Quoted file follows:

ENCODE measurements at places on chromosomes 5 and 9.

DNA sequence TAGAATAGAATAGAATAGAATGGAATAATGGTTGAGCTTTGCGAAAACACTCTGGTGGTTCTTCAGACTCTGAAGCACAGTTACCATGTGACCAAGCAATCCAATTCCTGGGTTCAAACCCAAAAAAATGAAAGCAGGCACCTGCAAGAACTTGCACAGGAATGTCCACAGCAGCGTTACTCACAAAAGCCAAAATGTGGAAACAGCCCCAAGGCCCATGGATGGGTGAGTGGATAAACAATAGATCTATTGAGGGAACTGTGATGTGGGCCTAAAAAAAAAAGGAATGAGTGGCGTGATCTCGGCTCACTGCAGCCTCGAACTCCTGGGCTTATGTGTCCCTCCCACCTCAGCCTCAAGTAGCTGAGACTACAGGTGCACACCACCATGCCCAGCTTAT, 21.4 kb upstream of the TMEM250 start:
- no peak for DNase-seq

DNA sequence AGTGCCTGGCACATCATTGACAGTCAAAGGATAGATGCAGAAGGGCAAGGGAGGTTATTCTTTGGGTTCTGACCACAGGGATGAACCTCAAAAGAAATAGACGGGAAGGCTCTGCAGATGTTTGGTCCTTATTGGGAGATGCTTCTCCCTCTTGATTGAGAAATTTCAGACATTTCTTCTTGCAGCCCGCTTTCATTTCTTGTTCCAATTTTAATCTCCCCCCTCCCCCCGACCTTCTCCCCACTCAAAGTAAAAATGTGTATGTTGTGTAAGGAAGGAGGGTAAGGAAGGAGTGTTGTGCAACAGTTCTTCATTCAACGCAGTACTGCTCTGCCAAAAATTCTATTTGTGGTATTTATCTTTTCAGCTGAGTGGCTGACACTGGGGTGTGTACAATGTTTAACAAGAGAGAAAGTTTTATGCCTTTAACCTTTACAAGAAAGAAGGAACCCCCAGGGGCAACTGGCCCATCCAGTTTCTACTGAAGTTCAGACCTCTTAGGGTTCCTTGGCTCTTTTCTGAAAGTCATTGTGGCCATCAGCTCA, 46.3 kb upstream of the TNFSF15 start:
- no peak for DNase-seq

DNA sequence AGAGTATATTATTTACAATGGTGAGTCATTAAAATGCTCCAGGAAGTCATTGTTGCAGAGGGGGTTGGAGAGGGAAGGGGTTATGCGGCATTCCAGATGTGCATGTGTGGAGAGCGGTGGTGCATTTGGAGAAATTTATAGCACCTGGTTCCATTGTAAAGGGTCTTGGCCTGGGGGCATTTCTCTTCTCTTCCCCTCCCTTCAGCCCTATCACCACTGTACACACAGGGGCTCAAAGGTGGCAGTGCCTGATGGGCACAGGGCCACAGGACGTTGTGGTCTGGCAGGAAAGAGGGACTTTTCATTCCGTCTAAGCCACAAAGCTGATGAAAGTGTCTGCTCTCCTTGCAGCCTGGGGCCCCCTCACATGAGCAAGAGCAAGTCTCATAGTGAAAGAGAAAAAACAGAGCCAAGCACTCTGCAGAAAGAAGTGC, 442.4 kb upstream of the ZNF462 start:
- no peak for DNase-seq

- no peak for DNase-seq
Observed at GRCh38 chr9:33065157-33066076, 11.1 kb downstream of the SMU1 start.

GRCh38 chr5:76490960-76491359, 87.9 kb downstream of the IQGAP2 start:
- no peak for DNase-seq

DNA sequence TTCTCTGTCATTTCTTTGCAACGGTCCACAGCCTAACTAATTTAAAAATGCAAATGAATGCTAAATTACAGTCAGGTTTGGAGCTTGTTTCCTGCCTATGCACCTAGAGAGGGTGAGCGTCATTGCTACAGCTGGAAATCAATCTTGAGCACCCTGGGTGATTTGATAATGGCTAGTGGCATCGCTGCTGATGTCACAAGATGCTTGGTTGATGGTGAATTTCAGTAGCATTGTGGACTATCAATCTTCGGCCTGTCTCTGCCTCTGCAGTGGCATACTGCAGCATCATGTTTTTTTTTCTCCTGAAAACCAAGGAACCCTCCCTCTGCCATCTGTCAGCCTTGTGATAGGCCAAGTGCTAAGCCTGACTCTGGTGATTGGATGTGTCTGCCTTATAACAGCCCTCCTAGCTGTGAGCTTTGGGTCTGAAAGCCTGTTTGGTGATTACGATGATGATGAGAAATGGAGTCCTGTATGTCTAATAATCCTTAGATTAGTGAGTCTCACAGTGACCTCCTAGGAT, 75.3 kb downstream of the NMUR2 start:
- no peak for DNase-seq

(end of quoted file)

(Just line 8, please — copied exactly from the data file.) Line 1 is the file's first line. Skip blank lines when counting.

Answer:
- no peak for DNase-seq